Mary Reid Kelley and Patrick Kelly. In The Body of the Sturgeon (2017) and Gaudy Night. (2017) Acclaimed collaborators Mary Reid Kelley (American, b. 1979) and Patrick Kelley (American, b. 1969) are known for films with dark humor that reconsider people marginalized by history. The BMA joined the Tate Liverpool in co-commissioning In The Body of The Sturgeon, which transports viewers to a fantastic cinematic world with a poetic script drawn from Henry Wadsworth Longfellow’s The Song of Hiawatha and haunting black-and-white sets. The film follows weary sailors at the end of World War II meeting their death aboard a sinking submarine that was inspired by the USS Torsk in Baltimore’s Inner Harbor. Gaudy Night is one of several light boxes that provide a closer look at details of the film, in this case the double-drag that Mary performs. Mary and Patrick have exhibited their work around the world and Mary is the recipient of a 2016 MacArthur Foundation “genius grant.” Both acquisitions are on view at the BMA as part of the Mary Reid Kelley and Patrick Kelly: We Are Ghosts exhibition presented in collaboration with Johns Hopkins University’s Center for Advanced Media Studies through August 19, 2018.

Wangechi Mutu. Water Woman. (2017) Mutu is an artist celebrated internationally for collaged works that transform images of women cut from magazines into vibrant, ferocious figures, as well as compelling sculptures made from a variety of media. Water Woman is a bronze sculpture of a sensuous mermaid, a figure popularized in both Western literature and African cultural narratives. Mutu’s (Kenyan, b. 1972) work complements the museum’s collection with strong holdings in sculpture by Auguste Rodin, Edgar Degas, and Henri Matisse. Water Woman references the tale of a pregnant and beleaguered wife who, to spite her abusive husband, jumps into the sea to drown herself and her unborn child. She magically transforms into a mermaid in a myth that turns tragedy into liberation and empowerment. Deaccession funds allowed the museum to complete this acquisition, which was also made possible through generous gifts from Katherine M. Hardiman and Ellen Dame, as well as the following existing BMA accessions funds: Fanny B. Thalheimer Memorial Fund, Frederick R. Weisman Contemporary Art Acquisitions Endowment, and Dr. Max Stern Trust Fund.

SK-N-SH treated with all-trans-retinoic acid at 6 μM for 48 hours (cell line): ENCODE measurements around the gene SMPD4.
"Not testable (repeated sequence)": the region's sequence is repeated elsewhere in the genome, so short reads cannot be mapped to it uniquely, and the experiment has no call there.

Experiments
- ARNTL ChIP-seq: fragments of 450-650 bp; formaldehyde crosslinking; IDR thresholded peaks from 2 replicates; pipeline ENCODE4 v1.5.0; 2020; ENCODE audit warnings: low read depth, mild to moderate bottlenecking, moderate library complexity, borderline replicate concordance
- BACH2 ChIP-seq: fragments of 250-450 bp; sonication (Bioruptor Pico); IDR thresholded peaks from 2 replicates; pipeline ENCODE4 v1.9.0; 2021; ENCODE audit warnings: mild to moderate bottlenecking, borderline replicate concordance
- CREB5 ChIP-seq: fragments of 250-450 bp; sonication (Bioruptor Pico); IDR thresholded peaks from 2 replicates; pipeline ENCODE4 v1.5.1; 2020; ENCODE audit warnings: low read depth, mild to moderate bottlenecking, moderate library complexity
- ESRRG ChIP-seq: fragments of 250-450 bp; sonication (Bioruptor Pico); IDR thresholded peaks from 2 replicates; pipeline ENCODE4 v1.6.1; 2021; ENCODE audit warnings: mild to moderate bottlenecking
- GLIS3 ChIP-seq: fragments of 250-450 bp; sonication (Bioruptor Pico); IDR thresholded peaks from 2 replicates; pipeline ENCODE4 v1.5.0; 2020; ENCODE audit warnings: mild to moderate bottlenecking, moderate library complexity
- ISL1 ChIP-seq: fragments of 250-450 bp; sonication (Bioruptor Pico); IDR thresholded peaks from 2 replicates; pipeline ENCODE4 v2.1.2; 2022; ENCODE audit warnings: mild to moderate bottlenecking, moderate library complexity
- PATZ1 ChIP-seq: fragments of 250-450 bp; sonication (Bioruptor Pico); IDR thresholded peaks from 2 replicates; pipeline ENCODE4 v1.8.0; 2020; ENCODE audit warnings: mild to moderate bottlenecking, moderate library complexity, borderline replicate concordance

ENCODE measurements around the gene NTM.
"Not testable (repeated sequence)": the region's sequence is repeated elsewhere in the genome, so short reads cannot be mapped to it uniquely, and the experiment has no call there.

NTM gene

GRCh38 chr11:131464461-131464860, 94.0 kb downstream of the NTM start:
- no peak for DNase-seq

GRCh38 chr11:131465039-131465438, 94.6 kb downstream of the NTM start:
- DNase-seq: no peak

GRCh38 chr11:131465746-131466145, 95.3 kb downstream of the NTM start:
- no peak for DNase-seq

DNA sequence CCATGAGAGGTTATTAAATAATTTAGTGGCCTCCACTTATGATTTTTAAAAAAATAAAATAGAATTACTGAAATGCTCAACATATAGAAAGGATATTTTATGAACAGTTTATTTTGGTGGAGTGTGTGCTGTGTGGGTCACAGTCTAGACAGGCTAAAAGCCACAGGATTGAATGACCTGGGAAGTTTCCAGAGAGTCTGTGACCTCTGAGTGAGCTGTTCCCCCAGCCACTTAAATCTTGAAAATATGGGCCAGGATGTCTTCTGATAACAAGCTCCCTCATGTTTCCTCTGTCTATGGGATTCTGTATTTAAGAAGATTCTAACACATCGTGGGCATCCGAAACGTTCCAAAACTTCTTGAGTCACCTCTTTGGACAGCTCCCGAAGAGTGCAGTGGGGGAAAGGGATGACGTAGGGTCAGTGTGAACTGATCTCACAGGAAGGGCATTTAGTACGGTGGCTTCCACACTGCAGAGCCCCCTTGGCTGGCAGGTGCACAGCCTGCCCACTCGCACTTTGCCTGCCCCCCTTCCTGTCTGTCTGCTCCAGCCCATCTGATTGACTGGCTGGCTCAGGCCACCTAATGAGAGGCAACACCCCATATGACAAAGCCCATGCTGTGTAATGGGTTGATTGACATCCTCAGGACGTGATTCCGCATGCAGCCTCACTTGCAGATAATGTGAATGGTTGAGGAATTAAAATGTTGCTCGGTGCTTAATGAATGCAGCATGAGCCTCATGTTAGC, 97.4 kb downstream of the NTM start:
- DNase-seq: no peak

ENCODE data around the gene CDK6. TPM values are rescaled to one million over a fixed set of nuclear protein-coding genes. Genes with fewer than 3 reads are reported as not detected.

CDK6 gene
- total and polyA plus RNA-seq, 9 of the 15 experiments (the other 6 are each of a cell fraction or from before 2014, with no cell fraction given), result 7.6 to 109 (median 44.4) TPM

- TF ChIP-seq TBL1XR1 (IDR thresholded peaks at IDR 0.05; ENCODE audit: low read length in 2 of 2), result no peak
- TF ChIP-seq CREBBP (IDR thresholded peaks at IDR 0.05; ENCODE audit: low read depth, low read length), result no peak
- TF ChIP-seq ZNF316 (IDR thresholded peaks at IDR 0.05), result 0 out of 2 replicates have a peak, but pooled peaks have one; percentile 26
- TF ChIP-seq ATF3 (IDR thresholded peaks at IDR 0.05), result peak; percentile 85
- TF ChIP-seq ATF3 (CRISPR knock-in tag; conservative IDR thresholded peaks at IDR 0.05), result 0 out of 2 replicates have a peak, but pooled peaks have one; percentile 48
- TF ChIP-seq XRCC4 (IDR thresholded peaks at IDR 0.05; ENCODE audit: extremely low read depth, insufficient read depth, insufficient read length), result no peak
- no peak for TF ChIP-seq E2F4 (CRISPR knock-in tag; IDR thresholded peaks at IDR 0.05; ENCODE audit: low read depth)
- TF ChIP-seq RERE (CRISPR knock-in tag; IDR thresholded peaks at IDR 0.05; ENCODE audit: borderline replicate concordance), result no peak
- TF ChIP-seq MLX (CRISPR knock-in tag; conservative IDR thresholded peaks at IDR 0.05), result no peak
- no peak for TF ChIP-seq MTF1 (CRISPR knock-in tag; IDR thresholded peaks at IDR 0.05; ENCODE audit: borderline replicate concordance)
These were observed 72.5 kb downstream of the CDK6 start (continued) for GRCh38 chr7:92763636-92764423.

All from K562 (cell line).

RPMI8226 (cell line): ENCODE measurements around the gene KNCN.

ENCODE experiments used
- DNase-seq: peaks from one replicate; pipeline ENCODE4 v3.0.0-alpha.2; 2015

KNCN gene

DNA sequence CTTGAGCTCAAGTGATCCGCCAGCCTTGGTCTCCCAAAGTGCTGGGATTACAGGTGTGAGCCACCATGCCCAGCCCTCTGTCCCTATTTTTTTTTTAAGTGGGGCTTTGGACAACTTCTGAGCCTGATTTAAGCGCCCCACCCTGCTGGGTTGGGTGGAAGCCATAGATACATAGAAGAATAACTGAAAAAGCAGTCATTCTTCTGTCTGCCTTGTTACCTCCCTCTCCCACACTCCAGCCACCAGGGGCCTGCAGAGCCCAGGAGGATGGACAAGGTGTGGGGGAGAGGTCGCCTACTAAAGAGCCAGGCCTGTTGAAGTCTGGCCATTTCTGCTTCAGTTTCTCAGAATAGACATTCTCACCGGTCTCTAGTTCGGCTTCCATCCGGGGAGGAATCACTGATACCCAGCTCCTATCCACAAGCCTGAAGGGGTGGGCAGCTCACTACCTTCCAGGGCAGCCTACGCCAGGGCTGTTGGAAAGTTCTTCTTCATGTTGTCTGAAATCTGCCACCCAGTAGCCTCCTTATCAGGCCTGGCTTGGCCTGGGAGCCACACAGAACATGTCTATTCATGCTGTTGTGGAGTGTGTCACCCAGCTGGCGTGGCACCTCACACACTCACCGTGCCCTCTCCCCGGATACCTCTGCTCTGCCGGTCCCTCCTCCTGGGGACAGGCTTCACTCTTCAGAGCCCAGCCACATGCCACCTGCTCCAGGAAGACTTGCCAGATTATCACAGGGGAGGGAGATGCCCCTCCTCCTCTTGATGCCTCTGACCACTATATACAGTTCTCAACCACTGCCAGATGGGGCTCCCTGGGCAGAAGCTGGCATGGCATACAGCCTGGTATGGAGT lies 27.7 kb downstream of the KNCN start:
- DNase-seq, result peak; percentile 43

Amy Sherald. Planes, rockets, and the spaces in between. (2018) Baltimore-based Sherald (American, b. 1973) entered the national spotlight with her masterful portrait of former U.S. First Lady Michelle Obama, igniting a public conversation about the role of portraiture and codes of representation used in images of black Americans. Planes, rockets, and the spaces in between is the first work she painted following the historic commission and signals an exciting departure in her practice as it sees two figures in enlarged scale and outdoor landscape. It is also the first work by Sherald to enter the BMA’s collection and joins a strong and growing collection of contemporary figurative works across media. It is currently on view in the artist’s solo exhibition at the Contemporary Art Museum St. Louis through August 19, 2018.